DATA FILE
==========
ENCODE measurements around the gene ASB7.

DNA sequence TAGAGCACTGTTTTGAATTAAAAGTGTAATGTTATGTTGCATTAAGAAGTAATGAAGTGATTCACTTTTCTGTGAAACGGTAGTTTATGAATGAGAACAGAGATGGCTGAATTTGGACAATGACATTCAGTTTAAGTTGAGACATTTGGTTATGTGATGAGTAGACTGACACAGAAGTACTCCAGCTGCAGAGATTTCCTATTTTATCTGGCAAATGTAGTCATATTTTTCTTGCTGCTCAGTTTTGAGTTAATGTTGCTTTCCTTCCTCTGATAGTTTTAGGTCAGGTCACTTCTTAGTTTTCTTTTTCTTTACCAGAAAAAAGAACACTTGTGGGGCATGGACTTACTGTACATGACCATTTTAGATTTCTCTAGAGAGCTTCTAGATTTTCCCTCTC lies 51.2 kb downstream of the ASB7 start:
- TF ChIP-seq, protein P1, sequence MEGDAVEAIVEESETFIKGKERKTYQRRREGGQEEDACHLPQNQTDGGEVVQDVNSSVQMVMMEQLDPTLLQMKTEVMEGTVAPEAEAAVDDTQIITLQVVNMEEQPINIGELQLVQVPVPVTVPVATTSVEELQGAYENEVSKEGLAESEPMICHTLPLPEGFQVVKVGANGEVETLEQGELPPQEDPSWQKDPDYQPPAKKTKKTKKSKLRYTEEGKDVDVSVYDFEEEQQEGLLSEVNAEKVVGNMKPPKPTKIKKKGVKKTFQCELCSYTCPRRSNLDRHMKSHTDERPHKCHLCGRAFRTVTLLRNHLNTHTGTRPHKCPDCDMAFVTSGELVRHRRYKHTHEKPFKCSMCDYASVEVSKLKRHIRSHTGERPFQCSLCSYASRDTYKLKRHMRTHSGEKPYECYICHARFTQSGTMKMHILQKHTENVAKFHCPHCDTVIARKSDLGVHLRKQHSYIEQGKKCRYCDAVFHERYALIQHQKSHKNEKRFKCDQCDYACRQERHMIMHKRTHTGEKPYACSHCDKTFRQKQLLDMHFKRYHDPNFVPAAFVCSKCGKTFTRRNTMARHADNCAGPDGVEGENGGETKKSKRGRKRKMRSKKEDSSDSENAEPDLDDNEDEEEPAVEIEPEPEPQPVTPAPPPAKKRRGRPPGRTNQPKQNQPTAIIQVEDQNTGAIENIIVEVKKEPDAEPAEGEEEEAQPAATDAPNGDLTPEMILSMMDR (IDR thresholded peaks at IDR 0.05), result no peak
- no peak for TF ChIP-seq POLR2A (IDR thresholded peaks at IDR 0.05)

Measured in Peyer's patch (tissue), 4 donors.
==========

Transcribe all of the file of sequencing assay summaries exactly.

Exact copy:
ENCODE measurements around the gene ASB7.

DNA sequence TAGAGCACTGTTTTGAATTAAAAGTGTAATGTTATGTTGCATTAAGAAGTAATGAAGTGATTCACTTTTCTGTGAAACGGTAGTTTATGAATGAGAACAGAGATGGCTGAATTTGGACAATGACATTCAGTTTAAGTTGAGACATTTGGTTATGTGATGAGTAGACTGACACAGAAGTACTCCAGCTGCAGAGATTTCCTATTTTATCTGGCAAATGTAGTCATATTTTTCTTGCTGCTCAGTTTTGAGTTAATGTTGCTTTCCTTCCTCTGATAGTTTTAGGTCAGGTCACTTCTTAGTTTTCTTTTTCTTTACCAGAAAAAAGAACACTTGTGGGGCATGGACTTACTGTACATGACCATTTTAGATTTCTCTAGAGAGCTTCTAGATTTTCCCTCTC lies 51.2 kb downstream of the ASB7 start:
- TF ChIP-seq, protein P1, sequence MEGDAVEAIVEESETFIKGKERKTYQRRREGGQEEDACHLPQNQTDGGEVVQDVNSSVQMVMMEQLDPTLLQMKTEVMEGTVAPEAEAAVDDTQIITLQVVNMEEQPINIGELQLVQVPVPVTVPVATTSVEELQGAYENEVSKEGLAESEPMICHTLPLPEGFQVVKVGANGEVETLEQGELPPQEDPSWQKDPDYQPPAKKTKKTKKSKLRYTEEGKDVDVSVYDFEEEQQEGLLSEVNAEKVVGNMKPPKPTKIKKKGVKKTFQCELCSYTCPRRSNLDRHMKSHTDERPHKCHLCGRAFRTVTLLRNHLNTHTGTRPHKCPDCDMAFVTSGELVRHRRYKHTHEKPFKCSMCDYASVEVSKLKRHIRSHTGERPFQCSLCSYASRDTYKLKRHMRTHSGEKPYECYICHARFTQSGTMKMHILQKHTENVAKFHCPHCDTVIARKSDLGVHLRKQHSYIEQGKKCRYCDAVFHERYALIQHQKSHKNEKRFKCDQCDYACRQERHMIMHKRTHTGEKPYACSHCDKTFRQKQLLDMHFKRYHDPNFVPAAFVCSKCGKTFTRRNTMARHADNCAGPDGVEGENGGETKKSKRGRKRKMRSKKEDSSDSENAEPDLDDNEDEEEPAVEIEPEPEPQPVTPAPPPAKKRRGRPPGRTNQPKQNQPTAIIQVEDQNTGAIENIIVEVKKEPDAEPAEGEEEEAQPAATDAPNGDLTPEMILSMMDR (IDR thresholded peaks at IDR 0.05), result no peak
- no peak for TF ChIP-seq POLR2A (IDR thresholded peaks at IDR 0.05)

Measured in Peyer's patch (tissue), 4 donors.